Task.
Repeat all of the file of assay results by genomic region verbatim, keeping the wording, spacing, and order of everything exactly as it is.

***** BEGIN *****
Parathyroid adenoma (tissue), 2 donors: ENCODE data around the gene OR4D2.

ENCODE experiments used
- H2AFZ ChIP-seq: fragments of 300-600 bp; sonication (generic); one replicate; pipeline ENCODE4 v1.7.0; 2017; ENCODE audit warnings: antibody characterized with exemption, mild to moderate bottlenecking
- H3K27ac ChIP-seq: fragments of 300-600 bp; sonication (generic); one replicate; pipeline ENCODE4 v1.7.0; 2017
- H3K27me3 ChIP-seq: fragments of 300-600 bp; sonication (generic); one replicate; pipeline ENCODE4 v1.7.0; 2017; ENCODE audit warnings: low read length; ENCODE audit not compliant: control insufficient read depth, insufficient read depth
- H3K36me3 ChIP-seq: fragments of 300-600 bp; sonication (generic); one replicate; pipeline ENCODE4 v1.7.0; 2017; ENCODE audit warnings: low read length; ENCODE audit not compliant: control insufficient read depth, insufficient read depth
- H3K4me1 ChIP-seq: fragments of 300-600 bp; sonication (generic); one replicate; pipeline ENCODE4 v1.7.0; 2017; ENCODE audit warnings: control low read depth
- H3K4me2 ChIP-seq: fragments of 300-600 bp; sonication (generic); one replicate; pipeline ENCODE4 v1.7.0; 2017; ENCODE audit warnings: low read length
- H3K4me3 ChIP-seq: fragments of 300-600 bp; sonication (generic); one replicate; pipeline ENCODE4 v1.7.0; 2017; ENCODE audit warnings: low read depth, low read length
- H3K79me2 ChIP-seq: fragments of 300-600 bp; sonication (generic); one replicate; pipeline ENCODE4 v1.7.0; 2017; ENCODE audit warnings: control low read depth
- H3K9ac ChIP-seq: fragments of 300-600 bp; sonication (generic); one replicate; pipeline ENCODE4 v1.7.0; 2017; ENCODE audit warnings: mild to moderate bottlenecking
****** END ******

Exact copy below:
Parathyroid adenoma (tissue), 2 donors: ENCODE data around the gene OR4D2.

ENCODE experiments used
- H2AFZ ChIP-seq: fragments of 300-600 bp; sonication (generic); one replicate; pipeline ENCODE4 v1.7.0; 2017; ENCODE audit warnings: antibody characterized with exemption, mild to moderate bottlenecking
- H3K27ac ChIP-seq: fragments of 300-600 bp; sonication (generic); one replicate; pipeline ENCODE4 v1.7.0; 2017
- H3K27me3 ChIP-seq: fragments of 300-600 bp; sonication (generic); one replicate; pipeline ENCODE4 v1.7.0; 2017; ENCODE audit warnings: low read length; ENCODE audit not compliant: control insufficient read depth, insufficient read depth
- H3K36me3 ChIP-seq: fragments of 300-600 bp; sonication (generic); one replicate; pipeline ENCODE4 v1.7.0; 2017; ENCODE audit warnings: low read length; ENCODE audit not compliant: control insufficient read depth, insufficient read depth
- H3K4me1 ChIP-seq: fragments of 300-600 bp; sonication (generic); one replicate; pipeline ENCODE4 v1.7.0; 2017; ENCODE audit warnings: control low read depth
- H3K4me2 ChIP-seq: fragments of 300-600 bp; sonication (generic); one replicate; pipeline ENCODE4 v1.7.0; 2017; ENCODE audit warnings: low read length
- H3K4me3 ChIP-seq: fragments of 300-600 bp; sonication (generic); one replicate; pipeline ENCODE4 v1.7.0; 2017; ENCODE audit warnings: low read depth, low read length
- H3K79me2 ChIP-seq: fragments of 300-600 bp; sonication (generic); one replicate; pipeline ENCODE4 v1.7.0; 2017; ENCODE audit warnings: control low read depth
- H3K9ac ChIP-seq: fragments of 300-600 bp; sonication (generic); one replicate; pipeline ENCODE4 v1.7.0; 2017; ENCODE audit warnings: mild to moderate bottlenecking